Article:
Springing into tick strategy
A RECENT Meat and Livestock Australia research project estimated cattle ticks cost Australian farms around $156 million a year in production losses and treatment costs.
Peak sales of cattle tick products often occur in summer/autumn when cattle producers see heavy tick burdens. With each female tick laying up to 3000 eggs, beginning a control program earlier could be a more effective control strategy, strategically preventing ticks laying eggs onto pasture for a longer time.
Richard Cox, ownermanager of the 26,000-acre Cracow Station, southeast of Theodore, in Queensland, runs 5000 head of cattle, including droughtmaster cross and mixed breed. The property has been particularly susceptible to tick infestation.
“In this area, it’s pretty much a given that cattle will have a tick issue, as well as worms. We did some dung sampling and worm counts, and soon realised that we need to treat for these parasites,” he said.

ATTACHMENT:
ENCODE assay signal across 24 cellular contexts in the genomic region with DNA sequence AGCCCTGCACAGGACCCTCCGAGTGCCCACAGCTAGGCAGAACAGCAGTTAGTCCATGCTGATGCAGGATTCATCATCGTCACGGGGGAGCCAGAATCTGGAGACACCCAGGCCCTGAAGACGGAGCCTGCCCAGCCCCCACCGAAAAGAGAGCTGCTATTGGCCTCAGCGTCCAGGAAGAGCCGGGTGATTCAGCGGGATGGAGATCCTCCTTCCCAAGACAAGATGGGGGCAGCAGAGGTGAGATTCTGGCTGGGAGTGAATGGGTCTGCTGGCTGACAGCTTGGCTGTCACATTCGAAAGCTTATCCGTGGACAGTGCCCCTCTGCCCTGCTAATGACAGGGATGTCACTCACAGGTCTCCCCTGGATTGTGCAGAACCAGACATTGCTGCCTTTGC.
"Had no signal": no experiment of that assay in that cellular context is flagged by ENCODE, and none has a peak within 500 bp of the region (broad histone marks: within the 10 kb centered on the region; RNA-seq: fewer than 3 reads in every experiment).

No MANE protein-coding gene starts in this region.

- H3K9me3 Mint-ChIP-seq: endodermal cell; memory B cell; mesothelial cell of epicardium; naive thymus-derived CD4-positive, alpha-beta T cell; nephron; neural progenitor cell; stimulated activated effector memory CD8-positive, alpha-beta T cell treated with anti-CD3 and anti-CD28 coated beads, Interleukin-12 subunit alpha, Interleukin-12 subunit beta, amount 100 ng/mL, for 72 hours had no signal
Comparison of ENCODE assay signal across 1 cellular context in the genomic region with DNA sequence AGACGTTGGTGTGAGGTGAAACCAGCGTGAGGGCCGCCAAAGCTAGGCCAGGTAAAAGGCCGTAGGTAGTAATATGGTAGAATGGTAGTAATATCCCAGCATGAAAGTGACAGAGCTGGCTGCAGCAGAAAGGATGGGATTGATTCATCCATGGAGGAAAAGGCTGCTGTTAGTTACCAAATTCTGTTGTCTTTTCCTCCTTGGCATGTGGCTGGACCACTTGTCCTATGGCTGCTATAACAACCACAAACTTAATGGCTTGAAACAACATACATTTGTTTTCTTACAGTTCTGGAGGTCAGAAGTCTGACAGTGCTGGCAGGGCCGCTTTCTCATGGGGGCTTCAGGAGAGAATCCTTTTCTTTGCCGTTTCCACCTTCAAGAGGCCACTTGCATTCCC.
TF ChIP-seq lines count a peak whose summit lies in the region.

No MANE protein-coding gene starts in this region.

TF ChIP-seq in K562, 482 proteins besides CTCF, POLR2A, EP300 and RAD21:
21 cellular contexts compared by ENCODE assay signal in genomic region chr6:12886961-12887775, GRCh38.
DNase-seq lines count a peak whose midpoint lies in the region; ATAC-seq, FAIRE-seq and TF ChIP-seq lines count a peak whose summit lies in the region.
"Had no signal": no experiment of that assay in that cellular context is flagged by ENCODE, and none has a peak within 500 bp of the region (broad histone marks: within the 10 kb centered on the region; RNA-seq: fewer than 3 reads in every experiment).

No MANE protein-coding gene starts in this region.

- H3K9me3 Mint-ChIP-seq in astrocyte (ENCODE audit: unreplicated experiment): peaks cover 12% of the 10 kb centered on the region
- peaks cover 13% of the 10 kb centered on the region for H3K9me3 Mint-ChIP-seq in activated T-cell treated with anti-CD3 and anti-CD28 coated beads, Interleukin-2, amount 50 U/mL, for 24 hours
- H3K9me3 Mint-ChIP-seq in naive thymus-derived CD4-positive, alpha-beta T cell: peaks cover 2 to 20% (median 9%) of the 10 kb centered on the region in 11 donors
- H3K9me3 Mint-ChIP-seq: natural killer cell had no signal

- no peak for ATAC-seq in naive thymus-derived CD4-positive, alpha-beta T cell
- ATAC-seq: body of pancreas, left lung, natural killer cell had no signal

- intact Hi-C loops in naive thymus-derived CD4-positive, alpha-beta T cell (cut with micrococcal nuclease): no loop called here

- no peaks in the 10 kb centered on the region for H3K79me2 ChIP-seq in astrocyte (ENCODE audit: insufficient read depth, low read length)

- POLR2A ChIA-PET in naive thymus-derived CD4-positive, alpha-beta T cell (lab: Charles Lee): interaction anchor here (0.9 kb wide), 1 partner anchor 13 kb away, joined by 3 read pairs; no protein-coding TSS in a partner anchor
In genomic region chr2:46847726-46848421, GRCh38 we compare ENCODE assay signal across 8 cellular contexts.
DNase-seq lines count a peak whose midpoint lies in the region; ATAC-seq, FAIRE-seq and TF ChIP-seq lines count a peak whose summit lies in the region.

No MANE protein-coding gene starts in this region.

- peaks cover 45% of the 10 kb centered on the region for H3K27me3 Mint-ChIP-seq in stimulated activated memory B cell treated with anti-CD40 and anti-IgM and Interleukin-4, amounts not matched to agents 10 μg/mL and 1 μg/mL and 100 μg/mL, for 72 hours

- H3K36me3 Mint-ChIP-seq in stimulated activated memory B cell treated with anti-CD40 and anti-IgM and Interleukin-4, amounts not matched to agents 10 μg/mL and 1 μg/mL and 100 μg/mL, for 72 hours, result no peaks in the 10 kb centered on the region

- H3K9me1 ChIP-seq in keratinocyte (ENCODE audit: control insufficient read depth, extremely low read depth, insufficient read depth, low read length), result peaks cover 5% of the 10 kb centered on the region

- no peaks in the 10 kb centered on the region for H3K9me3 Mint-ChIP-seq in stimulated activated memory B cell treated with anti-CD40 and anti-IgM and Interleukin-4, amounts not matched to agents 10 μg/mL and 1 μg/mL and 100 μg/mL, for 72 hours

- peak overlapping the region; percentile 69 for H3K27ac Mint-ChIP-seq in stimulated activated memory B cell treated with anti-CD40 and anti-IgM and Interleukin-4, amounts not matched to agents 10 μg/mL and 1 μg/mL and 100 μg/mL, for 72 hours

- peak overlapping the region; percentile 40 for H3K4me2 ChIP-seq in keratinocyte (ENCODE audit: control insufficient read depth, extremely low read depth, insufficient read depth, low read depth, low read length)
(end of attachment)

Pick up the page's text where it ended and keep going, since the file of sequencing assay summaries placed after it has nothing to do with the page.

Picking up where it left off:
With a change in season from winter to spring, the problem often escalates.
“We tend to find that these parasites are seasonal – but up here, we need to stay on top of this problem through most of the year.”
Seasonal change isn’t the only trigger for parasite prevalence.
“If cattle are light, the weather is dry, or animals are calving, everything attacks them. The parasite burden increases when an animal doesn’t have its usual ability to fight them,” Richard said.
With cattle tick control often aimed at preventing the ‘spring rise’, a strategic treatment program can be started from early September.
Following a recommendation by a fellow beef producer, two years ago Richard began a treatment program.
“Our paddocks have never been cleaner,” he said.
“We’ve actually been able to reduce treatment. In some paddocks, Cydectin has been so effective that we haven’t seen a tick, or had to treat in two years.”
TICK RISK: Droughtmaster cattle in ticky country.